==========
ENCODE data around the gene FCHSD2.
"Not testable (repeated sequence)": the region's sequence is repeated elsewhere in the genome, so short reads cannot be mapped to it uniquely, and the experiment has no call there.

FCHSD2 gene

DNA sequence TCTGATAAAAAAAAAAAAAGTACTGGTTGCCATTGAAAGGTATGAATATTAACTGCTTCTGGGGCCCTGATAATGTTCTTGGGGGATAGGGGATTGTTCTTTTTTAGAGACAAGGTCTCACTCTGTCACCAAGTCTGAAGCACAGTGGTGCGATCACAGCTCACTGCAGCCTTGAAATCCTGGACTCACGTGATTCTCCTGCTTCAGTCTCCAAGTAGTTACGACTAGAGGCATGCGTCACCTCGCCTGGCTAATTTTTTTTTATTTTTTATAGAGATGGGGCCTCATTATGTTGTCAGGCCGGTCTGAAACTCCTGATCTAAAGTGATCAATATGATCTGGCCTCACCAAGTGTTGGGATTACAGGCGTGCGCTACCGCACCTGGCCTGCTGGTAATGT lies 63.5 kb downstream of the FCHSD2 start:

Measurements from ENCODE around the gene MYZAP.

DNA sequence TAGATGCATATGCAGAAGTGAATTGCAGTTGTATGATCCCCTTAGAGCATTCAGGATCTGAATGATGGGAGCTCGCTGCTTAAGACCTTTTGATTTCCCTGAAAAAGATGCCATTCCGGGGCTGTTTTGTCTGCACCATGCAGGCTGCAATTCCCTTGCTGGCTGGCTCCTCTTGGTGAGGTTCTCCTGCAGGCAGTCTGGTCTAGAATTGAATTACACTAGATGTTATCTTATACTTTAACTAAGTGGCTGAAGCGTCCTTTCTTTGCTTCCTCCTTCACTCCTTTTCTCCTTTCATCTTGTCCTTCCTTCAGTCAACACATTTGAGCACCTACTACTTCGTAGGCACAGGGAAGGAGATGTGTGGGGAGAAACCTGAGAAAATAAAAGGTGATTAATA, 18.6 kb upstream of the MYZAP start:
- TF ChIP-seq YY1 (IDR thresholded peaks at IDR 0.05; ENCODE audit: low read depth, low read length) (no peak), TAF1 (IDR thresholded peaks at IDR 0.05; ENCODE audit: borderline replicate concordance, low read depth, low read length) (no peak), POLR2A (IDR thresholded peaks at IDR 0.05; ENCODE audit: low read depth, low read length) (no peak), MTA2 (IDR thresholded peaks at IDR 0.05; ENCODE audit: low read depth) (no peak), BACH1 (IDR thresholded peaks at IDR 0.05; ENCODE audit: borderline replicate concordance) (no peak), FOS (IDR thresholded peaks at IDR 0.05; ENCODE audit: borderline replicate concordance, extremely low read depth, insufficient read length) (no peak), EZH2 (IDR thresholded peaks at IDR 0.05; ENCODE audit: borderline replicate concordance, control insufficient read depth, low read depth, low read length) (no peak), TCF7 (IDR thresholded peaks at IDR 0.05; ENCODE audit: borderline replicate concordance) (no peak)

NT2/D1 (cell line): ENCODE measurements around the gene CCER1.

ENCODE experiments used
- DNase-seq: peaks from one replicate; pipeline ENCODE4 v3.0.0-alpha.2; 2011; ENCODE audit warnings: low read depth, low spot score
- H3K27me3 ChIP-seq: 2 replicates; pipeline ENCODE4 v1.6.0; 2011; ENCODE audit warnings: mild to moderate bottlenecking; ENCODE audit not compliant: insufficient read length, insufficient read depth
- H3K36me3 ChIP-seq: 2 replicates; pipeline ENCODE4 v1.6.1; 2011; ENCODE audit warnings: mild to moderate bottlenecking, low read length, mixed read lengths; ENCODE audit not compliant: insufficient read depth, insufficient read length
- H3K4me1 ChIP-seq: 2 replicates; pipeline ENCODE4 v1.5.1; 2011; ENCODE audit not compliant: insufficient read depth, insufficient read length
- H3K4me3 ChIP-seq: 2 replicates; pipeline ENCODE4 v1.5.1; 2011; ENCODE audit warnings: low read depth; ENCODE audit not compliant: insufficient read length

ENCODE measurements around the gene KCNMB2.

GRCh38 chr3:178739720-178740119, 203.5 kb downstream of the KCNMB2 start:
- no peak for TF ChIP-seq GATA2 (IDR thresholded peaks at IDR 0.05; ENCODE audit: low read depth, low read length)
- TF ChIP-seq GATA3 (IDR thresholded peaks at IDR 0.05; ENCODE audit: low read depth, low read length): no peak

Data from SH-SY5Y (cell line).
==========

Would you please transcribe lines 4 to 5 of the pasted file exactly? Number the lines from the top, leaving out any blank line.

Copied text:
DNA sequence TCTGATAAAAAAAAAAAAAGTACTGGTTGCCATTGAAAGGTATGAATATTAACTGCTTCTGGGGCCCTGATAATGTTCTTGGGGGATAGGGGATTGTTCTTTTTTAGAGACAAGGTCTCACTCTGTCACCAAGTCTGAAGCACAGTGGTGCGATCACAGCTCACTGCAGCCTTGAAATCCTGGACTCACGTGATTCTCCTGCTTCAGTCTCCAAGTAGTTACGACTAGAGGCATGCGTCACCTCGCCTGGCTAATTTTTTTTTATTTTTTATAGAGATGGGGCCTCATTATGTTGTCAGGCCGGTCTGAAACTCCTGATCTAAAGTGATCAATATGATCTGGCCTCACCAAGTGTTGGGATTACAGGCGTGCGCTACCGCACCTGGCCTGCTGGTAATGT lies 63.5 kb downstream of the FCHSD2 start:

Measurements from ENCODE around the gene MYZAP.